Hoping for a car that will pick you up at your doorstep, whisk you to work, and then disappear around the block until it returns for you at 5 pm? For many engineers, such a fully automated and self-guiding car is the ultimate goal, but it will be many years until we actually see one.
Experts have laid out five levels of automation, from the lowest (one) to that full robotic taxi (five).
The first level is found on many luxury cars today. It’s referred to as a driver’s assistance program and include automatic cruise control, in which the car will slow or even stop when it senses slower traffic ahead. A lane-assistance system, which helps keep a car from straying beyond lane markings, is also considered level one.
Level two is a car that can handle several tasks independently of the driver, including parking itself, with the driver outside the car controlling some aspects with a key fob.
Level three is where things get more interesting. The Audi prototype that we tested was level three, and it can negotiate traffic on a pre-ordained route independent of the driver. However, it depends on a driver to be behind the wheel at all times, and to take over control at the beginning and end of the route. It also demands that the driver take back control in any emergency circumstance.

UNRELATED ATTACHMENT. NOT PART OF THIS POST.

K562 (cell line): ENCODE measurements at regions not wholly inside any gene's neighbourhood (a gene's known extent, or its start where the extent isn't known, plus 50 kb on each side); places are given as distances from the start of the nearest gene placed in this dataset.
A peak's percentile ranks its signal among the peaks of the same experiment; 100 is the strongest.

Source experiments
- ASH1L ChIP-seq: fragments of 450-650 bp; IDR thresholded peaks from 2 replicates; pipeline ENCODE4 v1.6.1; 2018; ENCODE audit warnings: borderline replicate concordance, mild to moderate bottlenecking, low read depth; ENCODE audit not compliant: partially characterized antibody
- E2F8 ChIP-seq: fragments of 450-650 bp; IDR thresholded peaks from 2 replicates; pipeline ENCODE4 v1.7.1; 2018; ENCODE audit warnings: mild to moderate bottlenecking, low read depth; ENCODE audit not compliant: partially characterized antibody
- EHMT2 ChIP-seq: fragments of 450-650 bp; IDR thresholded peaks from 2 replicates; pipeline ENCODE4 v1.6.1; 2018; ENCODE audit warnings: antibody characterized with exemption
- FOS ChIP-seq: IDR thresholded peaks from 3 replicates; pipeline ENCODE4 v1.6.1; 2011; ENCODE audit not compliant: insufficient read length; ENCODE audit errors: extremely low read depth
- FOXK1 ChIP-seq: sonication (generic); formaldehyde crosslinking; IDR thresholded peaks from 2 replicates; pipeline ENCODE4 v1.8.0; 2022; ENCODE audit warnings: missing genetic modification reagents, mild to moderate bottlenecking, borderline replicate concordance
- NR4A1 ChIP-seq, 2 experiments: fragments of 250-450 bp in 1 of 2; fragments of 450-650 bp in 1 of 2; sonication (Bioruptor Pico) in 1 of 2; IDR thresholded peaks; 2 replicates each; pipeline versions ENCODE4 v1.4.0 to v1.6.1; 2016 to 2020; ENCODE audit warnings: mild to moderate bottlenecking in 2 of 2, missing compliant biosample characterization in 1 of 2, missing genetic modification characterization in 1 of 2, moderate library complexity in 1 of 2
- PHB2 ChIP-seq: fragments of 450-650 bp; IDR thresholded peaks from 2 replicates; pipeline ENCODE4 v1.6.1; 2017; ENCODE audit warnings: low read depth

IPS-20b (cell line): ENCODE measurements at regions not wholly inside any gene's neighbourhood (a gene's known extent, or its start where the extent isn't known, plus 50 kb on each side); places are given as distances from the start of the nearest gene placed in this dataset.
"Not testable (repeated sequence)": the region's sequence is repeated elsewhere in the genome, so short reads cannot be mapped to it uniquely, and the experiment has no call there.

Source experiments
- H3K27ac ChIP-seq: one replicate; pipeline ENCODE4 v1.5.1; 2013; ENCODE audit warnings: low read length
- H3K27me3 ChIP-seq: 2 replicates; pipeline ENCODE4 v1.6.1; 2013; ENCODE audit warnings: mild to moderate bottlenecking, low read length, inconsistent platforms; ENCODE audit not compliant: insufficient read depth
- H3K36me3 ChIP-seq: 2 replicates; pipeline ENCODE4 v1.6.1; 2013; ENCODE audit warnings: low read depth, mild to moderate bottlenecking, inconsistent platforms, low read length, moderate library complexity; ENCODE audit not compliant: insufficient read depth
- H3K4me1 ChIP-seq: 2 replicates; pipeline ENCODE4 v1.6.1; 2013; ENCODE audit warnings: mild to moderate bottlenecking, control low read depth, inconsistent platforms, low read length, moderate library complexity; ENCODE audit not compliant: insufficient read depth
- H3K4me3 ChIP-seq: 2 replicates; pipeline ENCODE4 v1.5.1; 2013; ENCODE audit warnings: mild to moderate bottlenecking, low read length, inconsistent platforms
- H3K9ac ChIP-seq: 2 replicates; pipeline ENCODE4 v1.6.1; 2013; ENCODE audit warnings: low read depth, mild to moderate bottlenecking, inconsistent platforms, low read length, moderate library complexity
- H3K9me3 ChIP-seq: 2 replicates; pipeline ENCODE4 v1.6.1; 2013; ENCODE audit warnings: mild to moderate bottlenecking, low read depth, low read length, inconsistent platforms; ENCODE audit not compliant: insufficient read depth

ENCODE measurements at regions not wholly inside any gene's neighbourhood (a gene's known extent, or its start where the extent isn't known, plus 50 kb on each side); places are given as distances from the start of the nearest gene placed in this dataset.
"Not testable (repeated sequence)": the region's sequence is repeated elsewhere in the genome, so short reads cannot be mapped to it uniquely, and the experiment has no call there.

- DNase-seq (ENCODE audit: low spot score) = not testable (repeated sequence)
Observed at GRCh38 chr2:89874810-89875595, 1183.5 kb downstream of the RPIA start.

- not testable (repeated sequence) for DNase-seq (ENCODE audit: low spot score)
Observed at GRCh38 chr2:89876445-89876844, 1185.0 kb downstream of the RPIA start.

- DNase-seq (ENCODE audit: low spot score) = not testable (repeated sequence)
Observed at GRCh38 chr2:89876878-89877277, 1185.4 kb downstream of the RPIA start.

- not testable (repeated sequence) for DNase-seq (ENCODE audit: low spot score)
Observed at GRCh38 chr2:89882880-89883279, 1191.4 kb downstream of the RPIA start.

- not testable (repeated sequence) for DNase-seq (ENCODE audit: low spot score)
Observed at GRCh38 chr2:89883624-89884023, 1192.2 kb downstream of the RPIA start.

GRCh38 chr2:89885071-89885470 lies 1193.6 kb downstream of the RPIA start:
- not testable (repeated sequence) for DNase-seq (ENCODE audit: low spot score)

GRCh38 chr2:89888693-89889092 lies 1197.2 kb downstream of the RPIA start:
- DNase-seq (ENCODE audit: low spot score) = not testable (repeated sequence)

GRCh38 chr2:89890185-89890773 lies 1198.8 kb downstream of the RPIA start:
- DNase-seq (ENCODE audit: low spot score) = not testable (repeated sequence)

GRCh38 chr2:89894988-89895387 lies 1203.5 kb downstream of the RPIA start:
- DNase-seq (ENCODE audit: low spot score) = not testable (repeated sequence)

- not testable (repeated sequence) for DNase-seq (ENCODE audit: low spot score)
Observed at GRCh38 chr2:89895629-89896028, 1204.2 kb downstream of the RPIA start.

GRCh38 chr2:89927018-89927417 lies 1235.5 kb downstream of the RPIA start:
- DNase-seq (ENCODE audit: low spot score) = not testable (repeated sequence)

High automation is level four. This car will be able to find a safe area to pull off the road if the driver doesn’t respond to a call of action to take back over. It could also potentially drop you off outside of your building and then pull itself automatically into a pre-ordained spot in the public garage.
Five is the robotic taxi that would need no driver behind the wheel whatsoever. Which brings us to this question: When are we going go get those flying cars, anyhow?